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Arsenic, Old Lace and Elderberry Wine

By Karen Jones (karri_sueJune 18, 2013

In the classic Arsenic and Old Lace, Aunt Abby and Aunt Martha poisoned lonely old bachelors with their concotion of spiked elderberry wine. Let's talk about some less lethal uses for the elderberry shrub.

Gardening picture

(Editor's Note: This article was originally published on May 6, 2008. Your comments are welcome, but please be aware that authors of previously published articles may not be able to promptly respond to new questions or comments.) 

I can't say much about elderberry wine as I haven't tried it, but I have used the lovely flowers that this shrub provides.  A hardy, deciduous shrub or tree, the American variety grows to 12'.  It grows in most zones and tolerates part shade well, even though it prefers full sun.  Elderberry grows wild where I live in east San Diego County.  Depending on your zone, it blooms in spring to early summer.  The flowers have a light, sweet honey-like scent. The flowers and berries are both useful in many applications.


           Elderberry ready to bloom

Elderberry flowers have a skin softening quality.  To use in a bath, place dried flowers in a muslin bag, either alone or mixed with other herbs.  Toss the bag into the tub as the hot water is running and allow the bag of herbs to 'brew' as the water cools to a comfortable temperature.  The flowers are also good for the hair as a rinse and are said to lighten freckles.

In the fall my elderberry bush is full of berries and the birds love them.  A co-worker told me that birds seem to be intoxicated after eating berries from his shrub.  I don't know if that is possible, but it makes a good story!  Perhaps the birds were the inspiration for the line "Feeling fine on elderberry wine" in Elton John's song.  If the birds leave me any berries in the fall, I plan to make jelly, as elderberries are high in vitamin C.  The following recipe is the one I will use.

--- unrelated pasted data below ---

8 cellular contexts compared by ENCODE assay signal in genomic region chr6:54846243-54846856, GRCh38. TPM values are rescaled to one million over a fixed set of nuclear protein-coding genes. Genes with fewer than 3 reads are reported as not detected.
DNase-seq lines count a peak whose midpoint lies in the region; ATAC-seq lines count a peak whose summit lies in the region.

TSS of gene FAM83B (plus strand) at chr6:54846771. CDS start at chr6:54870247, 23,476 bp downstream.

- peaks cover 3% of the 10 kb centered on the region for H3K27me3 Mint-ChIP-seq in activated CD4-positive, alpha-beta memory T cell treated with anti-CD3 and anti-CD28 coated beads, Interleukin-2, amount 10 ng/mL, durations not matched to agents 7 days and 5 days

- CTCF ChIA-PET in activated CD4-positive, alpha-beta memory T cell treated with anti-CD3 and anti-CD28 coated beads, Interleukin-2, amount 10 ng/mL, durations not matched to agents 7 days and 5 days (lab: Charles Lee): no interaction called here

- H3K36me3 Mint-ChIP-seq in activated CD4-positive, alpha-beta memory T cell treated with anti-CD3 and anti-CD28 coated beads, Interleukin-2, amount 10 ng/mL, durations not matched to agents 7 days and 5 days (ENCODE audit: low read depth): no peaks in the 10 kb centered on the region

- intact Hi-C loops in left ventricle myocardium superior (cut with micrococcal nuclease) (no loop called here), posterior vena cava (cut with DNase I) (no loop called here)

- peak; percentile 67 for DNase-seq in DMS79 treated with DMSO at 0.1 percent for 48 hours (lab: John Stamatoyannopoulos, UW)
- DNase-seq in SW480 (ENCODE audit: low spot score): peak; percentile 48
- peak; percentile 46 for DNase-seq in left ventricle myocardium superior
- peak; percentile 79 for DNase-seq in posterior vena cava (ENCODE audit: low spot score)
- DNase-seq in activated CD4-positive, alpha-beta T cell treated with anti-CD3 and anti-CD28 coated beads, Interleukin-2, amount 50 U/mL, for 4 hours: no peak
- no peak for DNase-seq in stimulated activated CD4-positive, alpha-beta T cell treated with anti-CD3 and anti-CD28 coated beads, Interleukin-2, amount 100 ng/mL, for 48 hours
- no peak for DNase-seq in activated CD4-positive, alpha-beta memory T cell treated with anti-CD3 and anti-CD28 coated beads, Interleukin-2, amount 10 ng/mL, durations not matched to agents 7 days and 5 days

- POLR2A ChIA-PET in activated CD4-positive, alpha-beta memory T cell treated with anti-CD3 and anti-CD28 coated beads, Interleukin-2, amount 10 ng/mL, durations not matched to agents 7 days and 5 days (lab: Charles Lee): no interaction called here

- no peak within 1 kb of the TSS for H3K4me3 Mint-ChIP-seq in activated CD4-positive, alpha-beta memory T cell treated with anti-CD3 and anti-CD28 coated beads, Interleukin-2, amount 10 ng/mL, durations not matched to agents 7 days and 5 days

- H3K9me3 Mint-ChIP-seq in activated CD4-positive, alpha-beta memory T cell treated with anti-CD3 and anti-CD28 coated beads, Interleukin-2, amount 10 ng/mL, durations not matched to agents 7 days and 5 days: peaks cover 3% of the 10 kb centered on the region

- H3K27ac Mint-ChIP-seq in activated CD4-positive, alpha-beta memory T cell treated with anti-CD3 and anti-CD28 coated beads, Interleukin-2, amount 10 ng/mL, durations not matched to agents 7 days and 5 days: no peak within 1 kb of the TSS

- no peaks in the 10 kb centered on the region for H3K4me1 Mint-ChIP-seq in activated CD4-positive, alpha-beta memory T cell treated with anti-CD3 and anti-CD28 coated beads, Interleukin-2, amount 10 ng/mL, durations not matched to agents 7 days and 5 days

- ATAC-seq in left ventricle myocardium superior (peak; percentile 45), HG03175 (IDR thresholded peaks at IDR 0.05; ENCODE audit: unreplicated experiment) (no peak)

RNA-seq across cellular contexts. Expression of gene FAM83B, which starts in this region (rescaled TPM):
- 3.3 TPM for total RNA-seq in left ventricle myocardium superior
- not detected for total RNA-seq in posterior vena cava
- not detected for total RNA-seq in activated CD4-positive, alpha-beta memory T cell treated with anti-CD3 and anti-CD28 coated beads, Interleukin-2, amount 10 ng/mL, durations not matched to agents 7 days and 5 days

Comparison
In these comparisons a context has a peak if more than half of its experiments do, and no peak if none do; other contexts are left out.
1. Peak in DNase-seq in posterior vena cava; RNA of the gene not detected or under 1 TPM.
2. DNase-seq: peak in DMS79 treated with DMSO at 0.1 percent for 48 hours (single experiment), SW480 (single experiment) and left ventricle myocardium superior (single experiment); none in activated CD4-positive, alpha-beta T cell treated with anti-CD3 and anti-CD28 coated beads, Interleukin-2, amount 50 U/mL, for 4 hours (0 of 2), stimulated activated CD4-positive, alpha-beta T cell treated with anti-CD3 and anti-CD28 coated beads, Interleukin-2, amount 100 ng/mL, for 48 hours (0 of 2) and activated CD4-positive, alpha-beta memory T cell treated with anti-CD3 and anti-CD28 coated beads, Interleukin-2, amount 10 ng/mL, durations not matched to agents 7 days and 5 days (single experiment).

Elderberry Jelly

3 c prepared elderberry juice

1/4 c lemon juice

1 pk sure gel (regular)

4 1/2 c sugar

Follow package instructions for making cooked and canned jelly.  (Bringing juice and pectin to boil, then adding sugar, boiling hard one minute, jarring up and processing in a boiling water bath for 5 minutes for half-pint jars.)  Looks like about five 8 ounce jars jelly.

You can find this recipe as well as recipes for fritters, wine, vinegars and even elderberry catsup at

If you have access to an elderberry, I hope you will try at least one of the recipes.  They all sound good to me except for the catsup; that just doesn't seem right!


Thanks to poppysue for the use of her picture of the berries.

  About Karen Jones  
I live in the mountains of San Diego county in a tiny rural town. I inherited a love for gardening from my mother and use herbs and flowers from my garden to make bath products.

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